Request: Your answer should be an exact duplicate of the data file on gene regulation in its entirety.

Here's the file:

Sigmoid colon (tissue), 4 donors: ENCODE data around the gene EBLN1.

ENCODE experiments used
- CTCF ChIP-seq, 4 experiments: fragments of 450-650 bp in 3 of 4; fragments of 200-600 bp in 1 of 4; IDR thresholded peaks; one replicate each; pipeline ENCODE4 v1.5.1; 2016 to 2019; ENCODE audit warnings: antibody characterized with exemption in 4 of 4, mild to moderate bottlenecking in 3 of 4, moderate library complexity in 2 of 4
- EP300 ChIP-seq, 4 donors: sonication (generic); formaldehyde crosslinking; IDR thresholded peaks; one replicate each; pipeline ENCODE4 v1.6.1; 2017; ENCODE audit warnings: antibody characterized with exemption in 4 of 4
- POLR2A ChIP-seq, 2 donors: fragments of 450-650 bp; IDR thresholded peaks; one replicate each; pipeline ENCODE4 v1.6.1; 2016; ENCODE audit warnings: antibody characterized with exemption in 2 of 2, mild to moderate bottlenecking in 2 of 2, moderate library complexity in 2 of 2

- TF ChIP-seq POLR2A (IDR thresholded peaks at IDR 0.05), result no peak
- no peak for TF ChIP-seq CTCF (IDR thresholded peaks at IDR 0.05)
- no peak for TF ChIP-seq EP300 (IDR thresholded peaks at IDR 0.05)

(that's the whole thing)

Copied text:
Sigmoid colon (tissue), 4 donors: ENCODE data around the gene EBLN1.

ENCODE experiments used
- CTCF ChIP-seq, 4 experiments: fragments of 450-650 bp in 3 of 4; fragments of 200-600 bp in 1 of 4; IDR thresholded peaks; one replicate each; pipeline ENCODE4 v1.5.1; 2016 to 2019; ENCODE audit warnings: antibody characterized with exemption in 4 of 4, mild to moderate bottlenecking in 3 of 4, moderate library complexity in 2 of 4
- EP300 ChIP-seq, 4 donors: sonication (generic); formaldehyde crosslinking; IDR thresholded peaks; one replicate each; pipeline ENCODE4 v1.6.1; 2017; ENCODE audit warnings: antibody characterized with exemption in 4 of 4
- POLR2A ChIP-seq, 2 donors: fragments of 450-650 bp; IDR thresholded peaks; one replicate each; pipeline ENCODE4 v1.6.1; 2016; ENCODE audit warnings: antibody characterized with exemption in 2 of 2, mild to moderate bottlenecking in 2 of 2, moderate library complexity in 2 of 2

- TF ChIP-seq POLR2A (IDR thresholded peaks at IDR 0.05), result no peak
- no peak for TF ChIP-seq CTCF (IDR thresholded peaks at IDR 0.05)
- no peak for TF ChIP-seq EP300 (IDR thresholded peaks at IDR 0.05)